Encinitas logged another data point last week in our ongoing effort to come up with the best solution for pedestrians crossing the railroad tracks in Cardiff.
More than 100 people crowded the edge of the rail corridor to hear the planned demonstration of a “wayside horn” near Montgomery Ave., which would be required as part of a legal at-grade, pedestrian-only railroad crossing. This test was part of the City Council’s effort to explore all options related to improving the rail corridor.
- The loudest horn — required at car crossings. Its volume is designed to be heard by someone driving inside a car with the windows up and the radio on.
- The same horn volume, but the speakers directed down at the tracks instead of out to the nearby residences.
- The reduced decibel horn that was recently installed in San Clemente at a pedestrian-only crossing. Apparently this reduced volume horn is the first of its kind, and it received regulatory approval because pedestrians don’t need as loud of a warning about a coming train, given that they aren’t enclosed in a car.
The third horn was the least loud of the three. It sounded more like a train whistle, and it seemed barely audible above the sound of the bells on the crossing gate, which are also required.
Earlier last Thursday, I rode a bus north with some members of the Coastal Mobility and Livability Working Group to hear San Clemente’s wayside horn in action. One notable thing about hearing an actual, installed wayside horn is that the train itself makes so much noise rumbling along the tracks that it nearly drowns out both the wayside horn and the bells. In our Cardiff demonstration, the wayside horn didn’t happen simultaneously with a passing train.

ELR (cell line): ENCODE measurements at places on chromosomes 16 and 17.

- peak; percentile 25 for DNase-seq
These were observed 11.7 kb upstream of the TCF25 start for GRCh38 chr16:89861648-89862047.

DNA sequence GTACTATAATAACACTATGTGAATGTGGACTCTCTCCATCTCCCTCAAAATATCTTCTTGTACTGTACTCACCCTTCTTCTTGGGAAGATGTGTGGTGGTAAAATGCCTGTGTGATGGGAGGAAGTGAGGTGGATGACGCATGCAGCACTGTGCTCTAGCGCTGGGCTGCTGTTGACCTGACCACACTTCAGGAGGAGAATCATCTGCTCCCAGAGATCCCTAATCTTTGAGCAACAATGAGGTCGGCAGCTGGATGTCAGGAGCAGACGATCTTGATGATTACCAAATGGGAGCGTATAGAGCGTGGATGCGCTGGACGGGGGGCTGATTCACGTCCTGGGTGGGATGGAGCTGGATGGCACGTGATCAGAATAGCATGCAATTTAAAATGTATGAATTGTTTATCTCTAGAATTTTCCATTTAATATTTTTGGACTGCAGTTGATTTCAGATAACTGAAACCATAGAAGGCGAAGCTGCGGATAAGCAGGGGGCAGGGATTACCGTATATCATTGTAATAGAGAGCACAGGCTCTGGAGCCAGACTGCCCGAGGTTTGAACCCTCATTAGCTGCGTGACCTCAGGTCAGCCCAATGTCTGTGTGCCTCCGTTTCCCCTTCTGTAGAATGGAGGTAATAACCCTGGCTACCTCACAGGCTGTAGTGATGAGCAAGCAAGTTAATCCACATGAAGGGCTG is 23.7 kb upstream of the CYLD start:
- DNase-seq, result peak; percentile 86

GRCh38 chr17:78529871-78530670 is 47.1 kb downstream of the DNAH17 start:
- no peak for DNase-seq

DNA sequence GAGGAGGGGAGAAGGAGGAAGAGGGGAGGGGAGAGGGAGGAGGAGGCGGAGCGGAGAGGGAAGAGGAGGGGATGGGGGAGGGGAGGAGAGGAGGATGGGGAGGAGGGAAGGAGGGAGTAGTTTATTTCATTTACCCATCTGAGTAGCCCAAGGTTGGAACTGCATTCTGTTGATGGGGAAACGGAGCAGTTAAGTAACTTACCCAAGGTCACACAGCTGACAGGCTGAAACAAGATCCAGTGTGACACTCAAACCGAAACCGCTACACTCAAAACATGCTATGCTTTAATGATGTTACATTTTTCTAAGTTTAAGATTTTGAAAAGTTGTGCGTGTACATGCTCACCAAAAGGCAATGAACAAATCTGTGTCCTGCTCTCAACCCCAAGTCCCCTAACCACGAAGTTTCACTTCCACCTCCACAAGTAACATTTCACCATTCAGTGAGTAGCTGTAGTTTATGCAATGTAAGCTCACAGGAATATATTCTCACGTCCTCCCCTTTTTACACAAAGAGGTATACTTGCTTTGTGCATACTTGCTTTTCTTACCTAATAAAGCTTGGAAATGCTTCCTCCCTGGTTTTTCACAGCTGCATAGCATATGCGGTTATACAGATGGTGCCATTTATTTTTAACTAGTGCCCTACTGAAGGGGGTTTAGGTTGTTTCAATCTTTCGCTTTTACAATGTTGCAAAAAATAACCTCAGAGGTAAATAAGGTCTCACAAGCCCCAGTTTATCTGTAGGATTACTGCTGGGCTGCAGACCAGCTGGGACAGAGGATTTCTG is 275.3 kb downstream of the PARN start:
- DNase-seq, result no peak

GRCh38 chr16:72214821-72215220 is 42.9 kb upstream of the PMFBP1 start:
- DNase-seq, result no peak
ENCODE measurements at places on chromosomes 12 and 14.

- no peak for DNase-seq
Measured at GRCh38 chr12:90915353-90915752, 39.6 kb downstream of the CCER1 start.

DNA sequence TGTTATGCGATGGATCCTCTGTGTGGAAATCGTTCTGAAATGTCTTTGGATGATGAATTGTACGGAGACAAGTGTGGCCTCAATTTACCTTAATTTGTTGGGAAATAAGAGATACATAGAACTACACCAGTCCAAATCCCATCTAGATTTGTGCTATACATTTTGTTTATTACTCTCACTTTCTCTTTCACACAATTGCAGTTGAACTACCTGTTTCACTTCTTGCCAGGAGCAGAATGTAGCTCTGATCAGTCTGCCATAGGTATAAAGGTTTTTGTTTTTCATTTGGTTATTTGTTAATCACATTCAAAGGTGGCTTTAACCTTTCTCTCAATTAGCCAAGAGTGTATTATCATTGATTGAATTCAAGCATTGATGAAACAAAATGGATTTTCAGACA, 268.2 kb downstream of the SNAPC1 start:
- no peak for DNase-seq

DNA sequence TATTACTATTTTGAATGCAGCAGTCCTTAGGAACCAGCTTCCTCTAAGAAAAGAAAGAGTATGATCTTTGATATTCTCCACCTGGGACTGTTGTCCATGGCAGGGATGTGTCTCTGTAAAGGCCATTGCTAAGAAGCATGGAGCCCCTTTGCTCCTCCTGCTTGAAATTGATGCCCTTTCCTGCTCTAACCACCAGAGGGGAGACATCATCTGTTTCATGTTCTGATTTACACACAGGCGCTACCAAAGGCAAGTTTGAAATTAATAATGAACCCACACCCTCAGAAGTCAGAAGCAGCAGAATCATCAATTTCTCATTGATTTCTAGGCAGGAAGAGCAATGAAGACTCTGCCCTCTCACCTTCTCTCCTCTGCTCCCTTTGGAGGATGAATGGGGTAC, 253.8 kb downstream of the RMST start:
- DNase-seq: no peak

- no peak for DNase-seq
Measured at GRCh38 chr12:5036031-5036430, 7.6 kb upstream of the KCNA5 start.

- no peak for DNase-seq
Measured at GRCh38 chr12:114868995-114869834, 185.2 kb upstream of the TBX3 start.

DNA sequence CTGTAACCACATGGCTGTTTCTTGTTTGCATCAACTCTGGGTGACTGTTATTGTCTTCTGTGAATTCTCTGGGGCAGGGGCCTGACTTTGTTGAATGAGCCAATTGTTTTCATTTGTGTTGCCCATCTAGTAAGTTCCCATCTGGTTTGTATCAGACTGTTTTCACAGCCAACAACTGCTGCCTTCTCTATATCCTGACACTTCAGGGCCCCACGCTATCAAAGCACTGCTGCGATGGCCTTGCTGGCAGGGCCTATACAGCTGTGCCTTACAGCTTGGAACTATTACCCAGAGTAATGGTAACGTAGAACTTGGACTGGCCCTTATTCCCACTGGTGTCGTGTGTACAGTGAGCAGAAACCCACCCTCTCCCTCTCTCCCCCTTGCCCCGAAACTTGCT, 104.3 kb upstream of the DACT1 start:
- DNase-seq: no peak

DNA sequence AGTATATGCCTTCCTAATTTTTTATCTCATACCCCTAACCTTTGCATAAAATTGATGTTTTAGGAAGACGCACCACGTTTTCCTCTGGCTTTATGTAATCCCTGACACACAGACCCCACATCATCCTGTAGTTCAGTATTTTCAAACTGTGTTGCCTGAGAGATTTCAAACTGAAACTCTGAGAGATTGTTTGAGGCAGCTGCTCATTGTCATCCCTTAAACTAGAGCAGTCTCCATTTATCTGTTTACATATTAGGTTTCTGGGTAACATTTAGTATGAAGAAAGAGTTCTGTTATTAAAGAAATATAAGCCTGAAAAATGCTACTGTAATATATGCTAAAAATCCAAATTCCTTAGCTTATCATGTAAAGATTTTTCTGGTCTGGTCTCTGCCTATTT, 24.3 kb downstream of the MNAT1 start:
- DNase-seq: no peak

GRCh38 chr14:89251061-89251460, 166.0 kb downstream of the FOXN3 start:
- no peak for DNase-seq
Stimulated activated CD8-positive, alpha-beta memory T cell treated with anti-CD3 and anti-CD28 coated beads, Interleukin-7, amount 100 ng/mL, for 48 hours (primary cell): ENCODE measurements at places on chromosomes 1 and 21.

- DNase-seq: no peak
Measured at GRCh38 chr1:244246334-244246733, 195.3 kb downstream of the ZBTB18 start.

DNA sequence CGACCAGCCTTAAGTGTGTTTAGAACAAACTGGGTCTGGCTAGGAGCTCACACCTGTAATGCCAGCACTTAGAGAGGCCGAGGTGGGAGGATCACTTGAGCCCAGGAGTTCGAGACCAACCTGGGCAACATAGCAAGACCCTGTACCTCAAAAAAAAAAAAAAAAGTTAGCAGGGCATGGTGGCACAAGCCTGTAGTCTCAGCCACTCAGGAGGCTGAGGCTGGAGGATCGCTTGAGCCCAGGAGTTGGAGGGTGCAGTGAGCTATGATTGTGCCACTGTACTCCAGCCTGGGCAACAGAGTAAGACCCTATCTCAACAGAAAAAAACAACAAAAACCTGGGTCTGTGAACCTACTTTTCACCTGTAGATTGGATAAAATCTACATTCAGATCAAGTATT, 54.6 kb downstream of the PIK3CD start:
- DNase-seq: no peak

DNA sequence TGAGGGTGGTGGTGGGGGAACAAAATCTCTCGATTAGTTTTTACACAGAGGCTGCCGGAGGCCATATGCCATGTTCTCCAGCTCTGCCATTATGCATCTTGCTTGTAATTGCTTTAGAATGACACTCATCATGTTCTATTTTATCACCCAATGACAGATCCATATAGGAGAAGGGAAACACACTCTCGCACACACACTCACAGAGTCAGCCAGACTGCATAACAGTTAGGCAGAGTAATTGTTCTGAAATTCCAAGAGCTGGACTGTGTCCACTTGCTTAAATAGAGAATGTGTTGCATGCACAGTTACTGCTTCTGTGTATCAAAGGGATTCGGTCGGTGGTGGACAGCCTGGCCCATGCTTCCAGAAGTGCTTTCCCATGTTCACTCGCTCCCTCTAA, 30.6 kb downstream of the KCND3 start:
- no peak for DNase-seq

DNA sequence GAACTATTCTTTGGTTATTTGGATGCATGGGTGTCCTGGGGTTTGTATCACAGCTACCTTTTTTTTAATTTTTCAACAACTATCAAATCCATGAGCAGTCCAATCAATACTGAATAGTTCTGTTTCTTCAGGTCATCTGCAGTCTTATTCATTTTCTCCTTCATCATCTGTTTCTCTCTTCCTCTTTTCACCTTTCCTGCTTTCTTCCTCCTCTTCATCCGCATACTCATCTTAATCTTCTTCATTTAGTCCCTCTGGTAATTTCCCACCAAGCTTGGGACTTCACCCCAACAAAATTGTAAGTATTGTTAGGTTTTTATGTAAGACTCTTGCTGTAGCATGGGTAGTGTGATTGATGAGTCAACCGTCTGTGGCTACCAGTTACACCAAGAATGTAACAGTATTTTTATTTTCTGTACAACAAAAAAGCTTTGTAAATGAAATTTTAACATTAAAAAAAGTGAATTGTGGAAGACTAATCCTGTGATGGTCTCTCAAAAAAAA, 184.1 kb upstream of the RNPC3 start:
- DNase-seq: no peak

But a horn is still a horn.
From my perspective, the ideal situation would be to have an entire corridor quiet zone, eliminating all required train horns. Downtown San Diego has achieved this type of quiet zone. Another very expensive but tempting option is constructing a pedestrian underpass like the one at Santa Fe Drive somewhere in the vicinity of Verdi or Liszt, where the topography is less flat. An underpass wouldn’t add any additional noise to the corridor. An underpass is substantially more expensive to build, which would by definition affect other priority infrastructure projects in the city.
We’re supporting our citizens’ working group and asking our rail corridor visioning study to give the City Council the costs and regulatory requirements of these alternatives so that we can weigh all options.
This wayside horn demonstration gave us valuable data to assist in our ultimate decision-making. The sound was logged at various measuring stations to provide objective data. With the coming re-construction of the Chesterfield intersection associated with double tracking, the question of putting in a wayside horn at Chesterfield will also be front and center. We have directed that supplemental safety gates be installed, which would allow for the possibility of a wayside horn.
One of the most challenging aspects of this planning process is that decisions are so interconnected. No issue – horns, crossings, fence, trail – can be looked at in isolation. And importantly the city doesn’t control the corridor, although we have input. Other regulatory bodies affect the decisions we can make. It can sometimes feel like the goalposts are moving during a game.
So now you’re up to date on the latest. It’s tricky, but the potential rewards of better connectivity, more crossings and less noise are exciting to envision. With input from residents and experts, we remain committed to working out the best solution possible for the community!
With gratitude for your ongoing interest,